Working Toward AFIS Interoperability
As early as 1986, the American National Standards Institute (ANSI) and the National Bureau of Standards (now known as the National Institute of Standards and Technology, or NIST) were working on ways to facilitate the exchange of finger print data. Their collaboration produced a standard defining minutiae data and both low- and high-resolution finger print images. The standard was not successful, however, because of conflicts with proprietary systems.
In 1993, ANSI and NIST teamed up again to create another finger print data standard, a standard later updated in 1997. It defined standards for minutiae data and low- and high-resolution finger print images in both binary and grayscale format, as well as methods for compressing and decompressing image data.
In the late 1990s, the International Association for Identification’s AFIS Committee successfully demonstrated a method of conducting remote finger print searches across jurisdictions and across equipment from different vendors.a
In 2003, the ANSI/NIST standard was updated again. It grew to include 16 record types in total, with the addition of standards for such things as palm print data and latent print data.b The standard was recently updated once more and has subsequently been approved by ANSI’s Board of Standards Review as an ANSI standard.c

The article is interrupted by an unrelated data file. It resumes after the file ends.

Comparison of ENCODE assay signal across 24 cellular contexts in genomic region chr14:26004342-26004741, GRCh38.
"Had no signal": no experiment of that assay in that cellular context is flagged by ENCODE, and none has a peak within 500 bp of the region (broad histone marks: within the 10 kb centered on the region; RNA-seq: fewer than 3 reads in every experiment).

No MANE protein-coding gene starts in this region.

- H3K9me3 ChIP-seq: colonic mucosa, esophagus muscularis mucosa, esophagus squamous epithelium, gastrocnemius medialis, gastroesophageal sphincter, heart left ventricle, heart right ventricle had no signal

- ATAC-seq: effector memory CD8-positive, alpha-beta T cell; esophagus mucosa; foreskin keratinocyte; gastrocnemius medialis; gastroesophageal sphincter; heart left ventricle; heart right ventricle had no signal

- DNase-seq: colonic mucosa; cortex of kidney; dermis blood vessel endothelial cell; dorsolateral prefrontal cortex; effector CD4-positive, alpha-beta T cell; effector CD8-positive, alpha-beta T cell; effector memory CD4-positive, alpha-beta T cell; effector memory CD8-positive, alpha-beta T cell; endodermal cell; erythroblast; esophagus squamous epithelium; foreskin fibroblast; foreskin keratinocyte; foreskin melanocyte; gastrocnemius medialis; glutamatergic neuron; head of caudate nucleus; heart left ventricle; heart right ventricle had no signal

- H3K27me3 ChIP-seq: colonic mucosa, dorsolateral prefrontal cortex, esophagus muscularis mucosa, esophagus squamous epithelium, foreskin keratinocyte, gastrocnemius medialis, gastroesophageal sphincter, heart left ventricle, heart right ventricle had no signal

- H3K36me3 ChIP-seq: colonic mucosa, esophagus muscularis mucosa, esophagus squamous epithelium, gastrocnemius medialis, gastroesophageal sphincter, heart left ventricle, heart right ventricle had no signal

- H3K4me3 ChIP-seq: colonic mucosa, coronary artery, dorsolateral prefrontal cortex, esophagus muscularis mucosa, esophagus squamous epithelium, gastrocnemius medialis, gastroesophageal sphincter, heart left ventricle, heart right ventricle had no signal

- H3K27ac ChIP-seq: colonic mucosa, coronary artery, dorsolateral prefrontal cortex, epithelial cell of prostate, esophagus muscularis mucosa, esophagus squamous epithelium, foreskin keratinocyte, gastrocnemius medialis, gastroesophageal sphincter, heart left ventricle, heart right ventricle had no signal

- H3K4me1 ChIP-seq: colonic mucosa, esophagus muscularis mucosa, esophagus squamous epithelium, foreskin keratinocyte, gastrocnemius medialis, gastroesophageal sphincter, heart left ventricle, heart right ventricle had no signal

The NIST-sponsored Minutiae Interoperability Exchange Test (MINEX) program is an ongoing series of coordinated development efforts aimed at improving the performance and interoperability of finger print minutiae standards. In 2004, the original project under took to determine the feasibility of using minutiae data (rather than image data) as the interchange medium for finger print information between different finger print matching systems.d
Despite the work done to date to achieve broader AFIS interoperability and its potential benefits (i.e., more crimes solved, quicker and more effi-